RelatedLY, if a broad interpretation is endorsed, this could give rise to complex operational questions and challenges when implementing Article 6(2), particularly in terms of prioritising remediation efforts. For example, should affected parties address environmental damage from the testing and use of nuclear weapons and other related activities simultaneously, and thus divide their (often limited) resources? Alternatively, should environmental harms from a broader range of nuclear weapons-related activities could be addressed based in order of severity as opposed to the source of the harm? Or could a ‘stepped’ approach be adopted whereby contamination from past testing and use of nuclear weapons is addressed first, before attention turns to other sources of environmental damage? While a ‘stepped’ approach may prove a pragmatic solution, this prioritisation process could unintentionally create an implied ‘hierarchy’ of environmental harms, whereby the contamination from nuclear weapon testing and use are afforded priority over other, often equally devastating, forms of environmental damage (though equally, an implied hierarchy could arise under a narrow interpretation of activities captured by Article 6(2) by States parties, as this would reflect a conscious decision to address environmental harms solely from the use or testing of nuclear weapons above other sources).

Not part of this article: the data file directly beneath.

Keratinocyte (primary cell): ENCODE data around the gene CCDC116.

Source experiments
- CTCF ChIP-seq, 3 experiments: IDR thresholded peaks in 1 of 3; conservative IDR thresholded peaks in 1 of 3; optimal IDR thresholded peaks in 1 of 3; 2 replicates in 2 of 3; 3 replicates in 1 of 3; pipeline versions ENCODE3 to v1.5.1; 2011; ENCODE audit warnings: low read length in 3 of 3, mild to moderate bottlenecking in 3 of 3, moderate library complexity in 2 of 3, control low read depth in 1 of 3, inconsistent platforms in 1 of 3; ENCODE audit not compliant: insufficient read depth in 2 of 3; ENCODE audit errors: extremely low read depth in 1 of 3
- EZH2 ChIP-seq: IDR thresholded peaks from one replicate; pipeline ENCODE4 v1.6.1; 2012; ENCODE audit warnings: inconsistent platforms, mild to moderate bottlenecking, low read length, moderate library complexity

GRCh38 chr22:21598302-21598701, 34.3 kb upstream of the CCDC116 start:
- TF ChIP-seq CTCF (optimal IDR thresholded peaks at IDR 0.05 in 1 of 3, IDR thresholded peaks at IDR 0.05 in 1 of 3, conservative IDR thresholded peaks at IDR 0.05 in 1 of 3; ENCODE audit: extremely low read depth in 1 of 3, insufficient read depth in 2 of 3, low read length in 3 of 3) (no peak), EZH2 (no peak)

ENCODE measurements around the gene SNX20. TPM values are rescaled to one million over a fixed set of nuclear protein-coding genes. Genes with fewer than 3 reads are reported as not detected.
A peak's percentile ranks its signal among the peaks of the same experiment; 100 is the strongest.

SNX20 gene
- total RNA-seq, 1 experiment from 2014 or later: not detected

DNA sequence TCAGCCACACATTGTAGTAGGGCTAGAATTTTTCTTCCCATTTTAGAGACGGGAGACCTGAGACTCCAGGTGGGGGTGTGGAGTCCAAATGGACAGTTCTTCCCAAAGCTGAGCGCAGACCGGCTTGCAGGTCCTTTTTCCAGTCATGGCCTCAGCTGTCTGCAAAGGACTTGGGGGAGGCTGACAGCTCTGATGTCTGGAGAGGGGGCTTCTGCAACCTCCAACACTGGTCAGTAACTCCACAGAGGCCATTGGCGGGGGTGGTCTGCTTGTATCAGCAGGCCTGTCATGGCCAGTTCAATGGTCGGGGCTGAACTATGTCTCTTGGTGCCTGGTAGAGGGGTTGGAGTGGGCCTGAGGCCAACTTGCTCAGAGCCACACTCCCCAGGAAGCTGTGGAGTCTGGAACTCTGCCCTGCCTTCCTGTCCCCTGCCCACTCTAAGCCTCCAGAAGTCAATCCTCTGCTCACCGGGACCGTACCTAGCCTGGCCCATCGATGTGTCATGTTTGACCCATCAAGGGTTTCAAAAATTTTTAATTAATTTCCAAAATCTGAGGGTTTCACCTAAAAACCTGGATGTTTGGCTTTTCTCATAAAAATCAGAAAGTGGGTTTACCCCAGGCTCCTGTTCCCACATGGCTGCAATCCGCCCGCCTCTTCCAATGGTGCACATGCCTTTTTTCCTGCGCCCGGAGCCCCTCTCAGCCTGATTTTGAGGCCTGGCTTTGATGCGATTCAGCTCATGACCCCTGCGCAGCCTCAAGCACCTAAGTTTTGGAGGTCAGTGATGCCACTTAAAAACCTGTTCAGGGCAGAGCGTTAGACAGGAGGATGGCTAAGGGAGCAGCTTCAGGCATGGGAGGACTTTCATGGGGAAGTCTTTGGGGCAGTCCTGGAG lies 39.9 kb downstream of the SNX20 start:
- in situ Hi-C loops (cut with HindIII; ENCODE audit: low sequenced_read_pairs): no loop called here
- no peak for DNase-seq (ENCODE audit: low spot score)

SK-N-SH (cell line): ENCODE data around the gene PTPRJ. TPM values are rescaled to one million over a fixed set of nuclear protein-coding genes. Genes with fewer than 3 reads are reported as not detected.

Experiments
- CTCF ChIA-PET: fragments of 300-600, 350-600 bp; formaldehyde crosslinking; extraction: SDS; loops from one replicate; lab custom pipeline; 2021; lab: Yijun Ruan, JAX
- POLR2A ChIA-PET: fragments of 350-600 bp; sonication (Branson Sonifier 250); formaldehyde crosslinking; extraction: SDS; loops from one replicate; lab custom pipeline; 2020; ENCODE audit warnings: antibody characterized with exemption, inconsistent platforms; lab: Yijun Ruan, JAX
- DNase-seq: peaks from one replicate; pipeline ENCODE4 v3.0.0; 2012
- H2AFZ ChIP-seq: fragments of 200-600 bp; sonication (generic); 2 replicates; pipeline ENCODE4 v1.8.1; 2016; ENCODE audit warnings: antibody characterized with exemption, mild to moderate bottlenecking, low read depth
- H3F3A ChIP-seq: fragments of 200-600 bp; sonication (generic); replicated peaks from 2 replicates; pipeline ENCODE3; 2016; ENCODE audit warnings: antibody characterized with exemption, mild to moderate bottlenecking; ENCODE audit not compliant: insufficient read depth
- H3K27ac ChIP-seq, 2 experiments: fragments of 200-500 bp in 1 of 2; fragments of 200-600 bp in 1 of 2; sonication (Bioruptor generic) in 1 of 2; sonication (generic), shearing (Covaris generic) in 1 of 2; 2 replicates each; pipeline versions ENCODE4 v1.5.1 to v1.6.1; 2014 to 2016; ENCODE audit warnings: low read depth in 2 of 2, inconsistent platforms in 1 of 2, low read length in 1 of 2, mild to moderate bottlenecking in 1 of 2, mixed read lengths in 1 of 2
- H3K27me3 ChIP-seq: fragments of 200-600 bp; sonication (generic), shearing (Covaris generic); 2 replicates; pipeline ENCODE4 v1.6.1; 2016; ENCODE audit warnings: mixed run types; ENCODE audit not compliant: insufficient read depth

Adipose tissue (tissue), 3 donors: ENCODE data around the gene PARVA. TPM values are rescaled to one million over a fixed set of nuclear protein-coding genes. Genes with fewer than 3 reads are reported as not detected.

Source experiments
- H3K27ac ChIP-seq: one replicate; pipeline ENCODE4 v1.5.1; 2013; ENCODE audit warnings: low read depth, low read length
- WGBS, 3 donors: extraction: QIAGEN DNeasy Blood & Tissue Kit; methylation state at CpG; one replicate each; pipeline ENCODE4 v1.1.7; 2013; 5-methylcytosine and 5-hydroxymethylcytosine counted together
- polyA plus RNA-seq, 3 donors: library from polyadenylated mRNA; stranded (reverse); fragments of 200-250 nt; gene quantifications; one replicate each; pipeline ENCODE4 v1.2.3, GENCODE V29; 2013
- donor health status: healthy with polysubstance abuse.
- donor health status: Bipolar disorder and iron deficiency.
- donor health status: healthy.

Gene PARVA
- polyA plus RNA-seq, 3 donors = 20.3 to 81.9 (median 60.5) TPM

Admittedly, these practical questions and concerns arising from how environmental harms under a broader interpretation of Article 6(2) would only arise in the case of States that are ‘doubly’ affected by various sources of nuclear weapons-related contamination that, as noted, may be the expectation rather than the norm. Moreover, it is worth noting that standards of best practice to assist with the remediation of contaminated areas following uranium mining, nuclear accidents, and other nuclear weapons-related forms of environmental harms have been developed by the International Atomic Energy Agency, and jointly by the Nuclear Energy Agency and the Organisation for Economic Co-Operation and Development. Although these represent non-binding guidelines, this illustrates that affected states parties could use existing frameworks, guidance, and practices to address a wider range of nuclear weapons-related environmental harms if additional activities are caught by a broader interpretation of Article 6(2). Accordingly, while questions may arise in terms of prioritising sources of contamination to be addressed under a broader interpretation, existing standards of practice could help facilitate implementation of Article 6(2) on the ground.